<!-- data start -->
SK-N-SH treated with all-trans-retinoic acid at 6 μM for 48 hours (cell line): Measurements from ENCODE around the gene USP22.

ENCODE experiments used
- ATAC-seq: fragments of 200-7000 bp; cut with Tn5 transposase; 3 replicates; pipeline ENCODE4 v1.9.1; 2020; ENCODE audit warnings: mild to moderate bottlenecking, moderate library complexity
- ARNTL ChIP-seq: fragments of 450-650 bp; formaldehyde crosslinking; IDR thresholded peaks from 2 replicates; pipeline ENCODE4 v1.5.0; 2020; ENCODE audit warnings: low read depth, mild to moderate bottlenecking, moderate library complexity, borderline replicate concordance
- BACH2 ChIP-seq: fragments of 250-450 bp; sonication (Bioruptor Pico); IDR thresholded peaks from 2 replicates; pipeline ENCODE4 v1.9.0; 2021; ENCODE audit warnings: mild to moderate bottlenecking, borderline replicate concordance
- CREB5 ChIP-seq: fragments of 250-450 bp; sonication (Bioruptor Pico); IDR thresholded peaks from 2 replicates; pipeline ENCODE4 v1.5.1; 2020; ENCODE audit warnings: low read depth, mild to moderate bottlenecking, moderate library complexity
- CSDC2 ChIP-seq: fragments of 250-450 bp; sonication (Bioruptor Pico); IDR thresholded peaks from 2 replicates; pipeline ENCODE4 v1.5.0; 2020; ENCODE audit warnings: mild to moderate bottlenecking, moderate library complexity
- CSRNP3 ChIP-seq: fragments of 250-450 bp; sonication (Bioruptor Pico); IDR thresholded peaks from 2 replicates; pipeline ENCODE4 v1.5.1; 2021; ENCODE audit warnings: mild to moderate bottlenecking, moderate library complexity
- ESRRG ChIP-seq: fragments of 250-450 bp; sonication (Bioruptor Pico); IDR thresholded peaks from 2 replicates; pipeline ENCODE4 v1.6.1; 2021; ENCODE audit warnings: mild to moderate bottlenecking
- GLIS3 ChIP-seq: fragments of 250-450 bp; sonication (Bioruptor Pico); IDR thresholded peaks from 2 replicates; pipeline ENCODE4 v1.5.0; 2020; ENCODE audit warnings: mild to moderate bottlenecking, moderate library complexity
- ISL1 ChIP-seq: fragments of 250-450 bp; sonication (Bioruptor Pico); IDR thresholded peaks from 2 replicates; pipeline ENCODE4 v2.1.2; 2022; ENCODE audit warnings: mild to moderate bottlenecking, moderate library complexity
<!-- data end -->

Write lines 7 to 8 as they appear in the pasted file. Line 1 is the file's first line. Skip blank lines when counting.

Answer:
- CSDC2 ChIP-seq: fragments of 250-450 bp; sonication (Bioruptor Pico); IDR thresholded peaks from 2 replicates; pipeline ENCODE4 v1.5.0; 2020; ENCODE audit warnings: mild to moderate bottlenecking, moderate library complexity
- CSRNP3 ChIP-seq: fragments of 250-450 bp; sonication (Bioruptor Pico); IDR thresholded peaks from 2 replicates; pipeline ENCODE4 v1.5.1; 2021; ENCODE audit warnings: mild to moderate bottlenecking, moderate library complexity